Tuesday, April 23rd, 2024

Ottawa wants to raise taxes for Canada’s ultra-rich. Rich people like us want that, too… with 1 per cent of the country’s residents holding over a quarter of all wealth. We need higher taxes to level out this rising wealth inequality… to fund new spending on priorities like Old Age Security, clean economy, medical care, child care, and housing, but it doesn’t go far enough to address class distortions… we’d also like to see a “super wealth tax,” an inheritance tax, and progressive property taxes

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Trudeau would be wise to raise the GST to 7 per cent instead of reforming the capital gains tax

Tuesday, April 23rd, 2024

… the GST has underwritten Canada’s social safety net for more than 30 years. In 2006… the GST accounted for 30.6 per cent of all federal tax revenue… Prime Minister Justin Trudeau and finance minister Chrystia Freeland have sought refuge in progressive populism with their plan to expand the capital gains tax. But the sustainable policy choice would be to put those two points back on the GST.

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Liberals tax the rich, but not enough to be considered populist

Thursday, April 18th, 2024

… in recent decades, business interests have strong-armed governments into redesigning the marketplace to favour their own interests, through tax and regulatory changes, and the rewriting of labour laws to disempower workers. These “neo-liberal” changes haven’t brought us the productivity gains that were promised, but they have made us a much less equal society… We need to reverse the “neo-liberal” policies that are responsible for such extreme inequality.

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Liberal budget hits a home run on housing, but plays small ball on care economy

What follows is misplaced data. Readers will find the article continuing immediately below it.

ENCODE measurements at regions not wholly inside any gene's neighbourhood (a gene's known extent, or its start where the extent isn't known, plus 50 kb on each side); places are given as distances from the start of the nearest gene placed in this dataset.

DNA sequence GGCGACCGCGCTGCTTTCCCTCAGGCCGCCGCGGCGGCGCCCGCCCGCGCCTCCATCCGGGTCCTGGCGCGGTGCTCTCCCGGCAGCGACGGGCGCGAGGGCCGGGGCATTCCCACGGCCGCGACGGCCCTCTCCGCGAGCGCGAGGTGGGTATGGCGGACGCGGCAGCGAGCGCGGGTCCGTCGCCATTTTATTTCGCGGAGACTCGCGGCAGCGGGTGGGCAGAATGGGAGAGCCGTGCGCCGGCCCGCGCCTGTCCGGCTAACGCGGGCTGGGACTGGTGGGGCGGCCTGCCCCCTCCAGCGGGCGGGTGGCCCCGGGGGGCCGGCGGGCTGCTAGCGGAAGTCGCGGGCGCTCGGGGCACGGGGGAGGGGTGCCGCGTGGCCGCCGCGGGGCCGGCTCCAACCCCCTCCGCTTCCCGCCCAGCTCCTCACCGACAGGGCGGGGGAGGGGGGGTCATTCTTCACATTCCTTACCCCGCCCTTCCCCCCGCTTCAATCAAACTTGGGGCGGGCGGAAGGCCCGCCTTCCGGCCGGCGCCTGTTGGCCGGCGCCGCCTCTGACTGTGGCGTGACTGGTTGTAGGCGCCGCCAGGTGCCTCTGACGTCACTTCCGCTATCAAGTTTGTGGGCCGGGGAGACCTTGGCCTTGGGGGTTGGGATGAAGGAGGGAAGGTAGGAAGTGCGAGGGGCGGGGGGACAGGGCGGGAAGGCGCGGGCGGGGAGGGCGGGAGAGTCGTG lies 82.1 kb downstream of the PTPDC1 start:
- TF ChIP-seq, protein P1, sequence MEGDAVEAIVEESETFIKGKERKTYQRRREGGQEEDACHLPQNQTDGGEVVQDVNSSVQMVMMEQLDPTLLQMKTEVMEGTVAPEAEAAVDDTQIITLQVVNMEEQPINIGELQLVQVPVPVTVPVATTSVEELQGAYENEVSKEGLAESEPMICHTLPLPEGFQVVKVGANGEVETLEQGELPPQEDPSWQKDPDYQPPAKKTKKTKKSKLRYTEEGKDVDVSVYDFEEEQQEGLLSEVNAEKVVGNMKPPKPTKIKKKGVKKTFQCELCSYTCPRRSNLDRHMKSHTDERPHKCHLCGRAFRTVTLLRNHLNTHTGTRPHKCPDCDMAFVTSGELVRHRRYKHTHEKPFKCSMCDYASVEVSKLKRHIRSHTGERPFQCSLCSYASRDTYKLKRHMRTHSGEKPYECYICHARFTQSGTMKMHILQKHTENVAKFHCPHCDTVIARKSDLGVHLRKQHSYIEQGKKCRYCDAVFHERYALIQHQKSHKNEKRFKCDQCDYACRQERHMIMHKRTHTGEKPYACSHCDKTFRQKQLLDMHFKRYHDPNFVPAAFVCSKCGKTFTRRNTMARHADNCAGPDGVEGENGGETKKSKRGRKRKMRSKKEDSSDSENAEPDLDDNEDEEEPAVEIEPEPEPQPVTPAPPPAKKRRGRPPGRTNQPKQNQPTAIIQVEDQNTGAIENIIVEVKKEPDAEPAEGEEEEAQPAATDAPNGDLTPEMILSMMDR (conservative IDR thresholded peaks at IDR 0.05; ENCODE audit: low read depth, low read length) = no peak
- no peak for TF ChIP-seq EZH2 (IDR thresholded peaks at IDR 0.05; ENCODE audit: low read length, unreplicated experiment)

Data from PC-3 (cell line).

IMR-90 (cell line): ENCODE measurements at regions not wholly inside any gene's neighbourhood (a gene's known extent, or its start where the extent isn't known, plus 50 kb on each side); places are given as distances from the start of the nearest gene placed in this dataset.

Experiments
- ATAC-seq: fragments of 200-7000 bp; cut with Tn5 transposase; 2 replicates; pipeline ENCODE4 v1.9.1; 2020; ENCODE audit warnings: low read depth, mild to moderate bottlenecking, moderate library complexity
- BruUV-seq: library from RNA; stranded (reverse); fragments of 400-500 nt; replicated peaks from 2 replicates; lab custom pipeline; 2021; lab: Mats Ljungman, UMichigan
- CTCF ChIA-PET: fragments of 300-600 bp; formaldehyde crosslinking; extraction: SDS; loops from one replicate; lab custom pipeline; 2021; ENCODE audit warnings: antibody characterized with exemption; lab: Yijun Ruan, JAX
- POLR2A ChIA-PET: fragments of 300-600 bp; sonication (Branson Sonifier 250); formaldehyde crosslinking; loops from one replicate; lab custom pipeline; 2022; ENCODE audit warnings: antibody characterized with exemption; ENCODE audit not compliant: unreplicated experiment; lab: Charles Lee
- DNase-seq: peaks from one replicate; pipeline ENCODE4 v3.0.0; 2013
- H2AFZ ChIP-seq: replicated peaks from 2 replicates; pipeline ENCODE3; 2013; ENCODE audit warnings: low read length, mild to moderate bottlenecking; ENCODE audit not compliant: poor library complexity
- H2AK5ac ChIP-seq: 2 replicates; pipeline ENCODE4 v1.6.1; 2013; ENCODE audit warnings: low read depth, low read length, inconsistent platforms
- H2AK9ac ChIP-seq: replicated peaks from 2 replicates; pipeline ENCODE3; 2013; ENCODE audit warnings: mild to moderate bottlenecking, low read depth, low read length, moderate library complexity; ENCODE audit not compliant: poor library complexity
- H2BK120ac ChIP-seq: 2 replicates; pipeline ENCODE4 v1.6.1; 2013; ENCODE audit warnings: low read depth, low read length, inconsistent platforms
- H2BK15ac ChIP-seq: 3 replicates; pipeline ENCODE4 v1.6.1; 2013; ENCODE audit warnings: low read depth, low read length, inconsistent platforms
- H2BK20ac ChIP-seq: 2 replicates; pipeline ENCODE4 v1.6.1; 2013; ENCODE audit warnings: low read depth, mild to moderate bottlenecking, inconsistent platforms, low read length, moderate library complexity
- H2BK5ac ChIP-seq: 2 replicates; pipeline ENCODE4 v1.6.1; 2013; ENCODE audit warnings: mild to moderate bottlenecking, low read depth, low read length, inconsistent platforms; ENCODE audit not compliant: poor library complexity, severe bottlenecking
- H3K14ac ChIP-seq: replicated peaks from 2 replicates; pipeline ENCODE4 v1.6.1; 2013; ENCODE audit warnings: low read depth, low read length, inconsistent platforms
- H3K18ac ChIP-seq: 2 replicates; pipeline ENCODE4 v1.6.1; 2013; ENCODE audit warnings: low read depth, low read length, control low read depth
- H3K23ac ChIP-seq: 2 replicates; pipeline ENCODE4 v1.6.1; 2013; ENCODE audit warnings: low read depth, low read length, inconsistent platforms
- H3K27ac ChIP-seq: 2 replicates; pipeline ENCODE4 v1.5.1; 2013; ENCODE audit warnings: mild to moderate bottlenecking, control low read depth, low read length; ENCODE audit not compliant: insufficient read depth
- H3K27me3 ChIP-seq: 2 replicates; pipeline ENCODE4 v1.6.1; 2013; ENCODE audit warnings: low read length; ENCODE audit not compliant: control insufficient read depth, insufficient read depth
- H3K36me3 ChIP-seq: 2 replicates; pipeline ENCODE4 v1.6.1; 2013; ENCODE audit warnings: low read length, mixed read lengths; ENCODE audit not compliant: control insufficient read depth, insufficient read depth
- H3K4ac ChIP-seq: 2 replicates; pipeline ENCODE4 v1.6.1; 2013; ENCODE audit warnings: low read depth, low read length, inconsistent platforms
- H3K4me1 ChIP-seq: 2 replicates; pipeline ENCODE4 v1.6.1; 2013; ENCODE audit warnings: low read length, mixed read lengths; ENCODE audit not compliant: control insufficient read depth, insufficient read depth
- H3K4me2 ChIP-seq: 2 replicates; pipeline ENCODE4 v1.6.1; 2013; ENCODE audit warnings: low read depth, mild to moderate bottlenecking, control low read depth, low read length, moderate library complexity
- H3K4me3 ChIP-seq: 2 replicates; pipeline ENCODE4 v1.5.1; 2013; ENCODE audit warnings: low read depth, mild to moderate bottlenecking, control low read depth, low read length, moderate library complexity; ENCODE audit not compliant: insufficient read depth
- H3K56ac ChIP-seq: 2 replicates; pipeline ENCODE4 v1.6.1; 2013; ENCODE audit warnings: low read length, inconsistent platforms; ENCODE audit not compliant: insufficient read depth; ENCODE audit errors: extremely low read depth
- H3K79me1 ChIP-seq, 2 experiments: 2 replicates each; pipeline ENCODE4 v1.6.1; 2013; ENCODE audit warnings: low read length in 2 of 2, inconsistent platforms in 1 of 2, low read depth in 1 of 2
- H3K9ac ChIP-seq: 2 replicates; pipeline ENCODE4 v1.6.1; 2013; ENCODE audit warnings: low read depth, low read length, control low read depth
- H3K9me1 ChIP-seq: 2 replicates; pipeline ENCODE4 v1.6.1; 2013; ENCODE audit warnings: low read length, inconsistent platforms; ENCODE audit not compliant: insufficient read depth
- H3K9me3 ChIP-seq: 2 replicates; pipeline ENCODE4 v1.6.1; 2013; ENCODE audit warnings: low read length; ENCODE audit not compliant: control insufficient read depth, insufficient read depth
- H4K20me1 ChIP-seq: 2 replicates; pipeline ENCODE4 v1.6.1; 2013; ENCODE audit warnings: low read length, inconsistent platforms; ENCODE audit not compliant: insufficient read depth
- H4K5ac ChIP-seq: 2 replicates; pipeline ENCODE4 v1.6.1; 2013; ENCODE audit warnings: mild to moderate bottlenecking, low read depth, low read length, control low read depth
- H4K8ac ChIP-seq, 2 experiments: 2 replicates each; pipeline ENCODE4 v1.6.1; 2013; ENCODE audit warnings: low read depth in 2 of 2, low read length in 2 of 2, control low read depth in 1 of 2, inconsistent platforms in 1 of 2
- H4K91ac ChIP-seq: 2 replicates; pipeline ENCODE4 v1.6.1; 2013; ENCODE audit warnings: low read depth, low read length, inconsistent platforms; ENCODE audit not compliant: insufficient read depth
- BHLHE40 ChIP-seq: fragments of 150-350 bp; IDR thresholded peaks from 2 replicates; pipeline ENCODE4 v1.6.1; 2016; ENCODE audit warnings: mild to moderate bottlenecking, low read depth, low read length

Wednesday, April 17th, 2024

Here are three ways federal small ball could deliver big results without big spends in the coming months: Child care Workforce Deals… with a focus on workforce attraction and retention… tracking trends in the investments occurring in our long-term care, child care and health-care sectors… examining ways of putting new guardrails on public funding… Care services such as child care, long-term care, medical or dental community clinics can be a built-in feature of new housing and infrastructure developments.

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Federal government goes big on housing—is it enough?

Wednesday, April 17th, 2024

2024 federal budget makes biggest investments in housing, care economy in generations with its second-to-last budget before an election… “This government has done more for housing than previous, more recent federal governments…” it will impose a higher tax on capital gains above $250,000 a year… “While the pharmacare program is still quite limited in scope… Combined with dental care, the confidence and supply agreement has driven major changes in the health care landscape in a very short period of time.”